Index-based derivatives markets are fast developing in Europe, the US and Asia. Both valuation based and transactions based indices are used as bases for these derivatives contracts. This paper addresses the issue of revision effects on key index parameters, and their implications for derivatives pricing and questions whether these indices may be suitable for derivatives. More specifically, we address the issue of the robustness of the price level, mean, and volatility estimates for two repeat sales real estate price indices: the classical Weighted Repeat Sales (WRS) method and a Principal Component Analysis (PCA) factorial method, as elaborated in Baroni et al. (J Real Estate Res, 29(2):137–158, 2007). Our work is an extension of Clapham et al. (Real Estate Econ, 34(2):275–302, 2006), with the aim of helping judge the efficiency of such indices in designing real estate derivatives. We use an extensive repeat sales database for the Paris (France) residential market. We describe the dataset used and compute the parameters (index price level, trend and volatility) of the indices produced over the period 1982–2005. We then test the sensitivity of these two indices to revisions due to additional repeat-sales transactions information. Our analysis is conducted on the overall Paris market as well as on sub-markets. Our main conclusion is that even if the revision problem may cause substantial concern for the stability of key parameters that are used as inputs in the pricing of derivatives contracts, the order of magnitude of revision on derivatives pricing is not sufficient to deter market participants when it comes to products such a swap contract or insurance contracts against severe losses. We also show that WRS and PCA react differently to revision. The impact of index revision is non negligible in estimating the index price level for both indices. This result is consistent with existing literature for the US and Swedish markets. Price level revision causes moderate concern when trading products such as index futures or price insurance contracts, but could deter option like products. We show that managing this price level revision risk is similar to delta hedging in standard option pricing theory. We also find that although revision impact on index trend can be important, the WRS method seems more robust than PCA. However, the trend revision impact order of magnitude for contracts such as total return swaps is low. Finally, revision influence on volatility estimates seems to have a modest impact on derivatives, and according to the robustness of the volatility estimate, the PCA factorial index seems to fare relatively better than the WRS index. Hence, our findings show that the factorial index could better sustain volatility based derivatives. We also show that whatever the index, managing this volatility revision risk is similar to vega hedging in option pricing theory.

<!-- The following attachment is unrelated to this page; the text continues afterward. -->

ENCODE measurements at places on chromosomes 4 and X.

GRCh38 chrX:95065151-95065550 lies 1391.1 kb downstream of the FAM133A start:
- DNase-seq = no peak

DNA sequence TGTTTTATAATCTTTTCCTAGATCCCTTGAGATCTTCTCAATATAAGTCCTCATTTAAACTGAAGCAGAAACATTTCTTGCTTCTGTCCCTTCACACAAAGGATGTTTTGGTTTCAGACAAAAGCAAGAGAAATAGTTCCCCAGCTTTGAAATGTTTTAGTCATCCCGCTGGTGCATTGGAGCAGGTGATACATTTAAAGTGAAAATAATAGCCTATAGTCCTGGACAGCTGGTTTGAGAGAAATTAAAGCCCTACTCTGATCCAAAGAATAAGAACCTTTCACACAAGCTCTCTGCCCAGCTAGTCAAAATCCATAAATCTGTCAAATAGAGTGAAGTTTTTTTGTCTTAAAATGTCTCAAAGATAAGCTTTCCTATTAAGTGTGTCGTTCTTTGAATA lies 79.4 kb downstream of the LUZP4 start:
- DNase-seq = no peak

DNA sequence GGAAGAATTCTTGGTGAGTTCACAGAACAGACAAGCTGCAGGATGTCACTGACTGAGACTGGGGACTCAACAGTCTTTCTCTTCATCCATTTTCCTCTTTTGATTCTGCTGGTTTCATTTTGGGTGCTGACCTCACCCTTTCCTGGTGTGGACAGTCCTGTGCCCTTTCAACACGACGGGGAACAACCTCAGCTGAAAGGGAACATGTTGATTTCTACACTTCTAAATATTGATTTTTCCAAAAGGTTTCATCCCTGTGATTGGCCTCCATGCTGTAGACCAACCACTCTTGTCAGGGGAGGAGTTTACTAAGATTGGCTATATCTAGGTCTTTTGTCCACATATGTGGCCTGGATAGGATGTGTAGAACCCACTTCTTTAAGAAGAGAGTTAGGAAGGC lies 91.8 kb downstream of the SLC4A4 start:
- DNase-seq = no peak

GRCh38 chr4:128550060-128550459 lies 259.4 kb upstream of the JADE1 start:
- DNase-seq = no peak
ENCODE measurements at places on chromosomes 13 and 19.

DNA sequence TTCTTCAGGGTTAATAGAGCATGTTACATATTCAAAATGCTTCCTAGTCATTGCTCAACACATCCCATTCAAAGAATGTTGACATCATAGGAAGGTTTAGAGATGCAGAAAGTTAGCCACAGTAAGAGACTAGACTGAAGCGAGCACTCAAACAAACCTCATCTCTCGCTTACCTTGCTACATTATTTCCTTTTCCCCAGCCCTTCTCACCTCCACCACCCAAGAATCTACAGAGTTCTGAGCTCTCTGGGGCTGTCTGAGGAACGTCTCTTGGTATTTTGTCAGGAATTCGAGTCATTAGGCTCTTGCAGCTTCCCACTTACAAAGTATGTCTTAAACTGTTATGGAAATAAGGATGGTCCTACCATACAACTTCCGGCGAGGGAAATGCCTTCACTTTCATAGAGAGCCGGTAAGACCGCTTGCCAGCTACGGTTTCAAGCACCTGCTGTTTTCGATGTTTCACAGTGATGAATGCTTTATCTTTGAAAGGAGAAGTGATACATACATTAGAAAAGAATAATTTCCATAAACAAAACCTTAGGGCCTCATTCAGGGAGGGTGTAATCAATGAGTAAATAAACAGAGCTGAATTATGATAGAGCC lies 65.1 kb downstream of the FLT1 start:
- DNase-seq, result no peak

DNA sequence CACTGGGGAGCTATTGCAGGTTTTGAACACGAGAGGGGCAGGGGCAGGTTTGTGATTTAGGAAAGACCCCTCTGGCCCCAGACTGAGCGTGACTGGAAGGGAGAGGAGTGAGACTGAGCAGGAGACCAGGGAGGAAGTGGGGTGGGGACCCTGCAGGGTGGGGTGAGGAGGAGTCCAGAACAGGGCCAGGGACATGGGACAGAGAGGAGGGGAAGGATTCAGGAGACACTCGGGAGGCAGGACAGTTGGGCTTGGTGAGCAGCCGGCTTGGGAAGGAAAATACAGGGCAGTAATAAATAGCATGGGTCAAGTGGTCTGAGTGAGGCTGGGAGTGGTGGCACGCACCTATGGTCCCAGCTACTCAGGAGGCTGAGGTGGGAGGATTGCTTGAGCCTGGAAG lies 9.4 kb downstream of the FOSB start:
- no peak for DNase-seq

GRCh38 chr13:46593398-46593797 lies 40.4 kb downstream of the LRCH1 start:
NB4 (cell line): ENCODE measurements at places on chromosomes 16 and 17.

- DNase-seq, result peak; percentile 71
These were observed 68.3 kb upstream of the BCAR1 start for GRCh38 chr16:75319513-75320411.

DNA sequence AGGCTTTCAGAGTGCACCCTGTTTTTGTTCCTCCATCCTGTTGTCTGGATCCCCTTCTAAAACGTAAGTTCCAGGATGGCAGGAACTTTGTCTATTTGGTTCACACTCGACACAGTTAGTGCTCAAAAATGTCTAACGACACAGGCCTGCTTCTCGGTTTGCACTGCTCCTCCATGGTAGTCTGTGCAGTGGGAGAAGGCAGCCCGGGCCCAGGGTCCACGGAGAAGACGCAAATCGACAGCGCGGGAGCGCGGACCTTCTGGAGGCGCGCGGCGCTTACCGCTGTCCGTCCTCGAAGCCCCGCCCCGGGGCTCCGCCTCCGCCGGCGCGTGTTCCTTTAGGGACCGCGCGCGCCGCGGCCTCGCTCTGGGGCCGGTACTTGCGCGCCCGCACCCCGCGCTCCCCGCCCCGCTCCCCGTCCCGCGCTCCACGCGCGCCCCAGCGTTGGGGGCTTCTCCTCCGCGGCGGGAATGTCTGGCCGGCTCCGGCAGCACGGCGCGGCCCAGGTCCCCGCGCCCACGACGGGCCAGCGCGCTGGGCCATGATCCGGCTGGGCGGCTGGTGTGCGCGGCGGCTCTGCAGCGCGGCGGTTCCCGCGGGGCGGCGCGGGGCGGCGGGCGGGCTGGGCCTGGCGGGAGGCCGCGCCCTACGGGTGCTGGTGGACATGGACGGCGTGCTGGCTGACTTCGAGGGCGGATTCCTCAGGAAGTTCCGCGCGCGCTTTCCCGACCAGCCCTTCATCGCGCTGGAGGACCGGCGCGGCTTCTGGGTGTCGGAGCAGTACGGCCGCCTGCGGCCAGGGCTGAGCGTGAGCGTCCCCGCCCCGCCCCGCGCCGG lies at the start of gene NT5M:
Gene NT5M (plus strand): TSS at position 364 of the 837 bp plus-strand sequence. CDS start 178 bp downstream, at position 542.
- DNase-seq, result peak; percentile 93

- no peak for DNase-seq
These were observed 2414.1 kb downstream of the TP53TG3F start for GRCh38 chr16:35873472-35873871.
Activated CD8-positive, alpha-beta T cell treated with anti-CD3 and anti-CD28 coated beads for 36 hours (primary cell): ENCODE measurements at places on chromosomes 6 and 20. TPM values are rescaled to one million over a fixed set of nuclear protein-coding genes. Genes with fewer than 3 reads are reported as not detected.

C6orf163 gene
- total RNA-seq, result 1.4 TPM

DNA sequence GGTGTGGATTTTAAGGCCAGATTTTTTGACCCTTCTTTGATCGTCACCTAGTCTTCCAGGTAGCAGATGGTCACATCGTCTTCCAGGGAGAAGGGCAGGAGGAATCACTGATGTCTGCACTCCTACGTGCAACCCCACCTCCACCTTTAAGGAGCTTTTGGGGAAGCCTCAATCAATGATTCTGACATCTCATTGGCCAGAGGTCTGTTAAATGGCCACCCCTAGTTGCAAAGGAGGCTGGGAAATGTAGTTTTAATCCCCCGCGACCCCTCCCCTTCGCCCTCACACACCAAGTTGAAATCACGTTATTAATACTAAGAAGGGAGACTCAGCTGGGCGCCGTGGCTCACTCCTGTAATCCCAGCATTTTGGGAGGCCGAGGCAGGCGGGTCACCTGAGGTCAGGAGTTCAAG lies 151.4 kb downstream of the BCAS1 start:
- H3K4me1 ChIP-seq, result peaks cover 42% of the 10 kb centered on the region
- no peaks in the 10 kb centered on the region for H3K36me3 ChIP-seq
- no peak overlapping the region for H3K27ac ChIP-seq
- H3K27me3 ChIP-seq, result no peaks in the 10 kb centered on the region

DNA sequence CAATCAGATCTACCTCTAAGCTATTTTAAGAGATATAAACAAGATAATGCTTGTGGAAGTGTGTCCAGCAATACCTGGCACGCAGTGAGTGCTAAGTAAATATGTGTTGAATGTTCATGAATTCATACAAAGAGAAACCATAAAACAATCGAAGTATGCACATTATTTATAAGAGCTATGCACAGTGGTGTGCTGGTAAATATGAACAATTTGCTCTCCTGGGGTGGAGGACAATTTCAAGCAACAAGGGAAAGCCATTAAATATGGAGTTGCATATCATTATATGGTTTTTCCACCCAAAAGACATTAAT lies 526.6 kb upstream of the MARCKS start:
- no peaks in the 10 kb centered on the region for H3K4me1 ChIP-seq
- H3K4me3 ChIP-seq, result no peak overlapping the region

Journal

The Journal of Real Estate Finance and EconomicsSpringer Journals

Published: Mar 19, 2008

References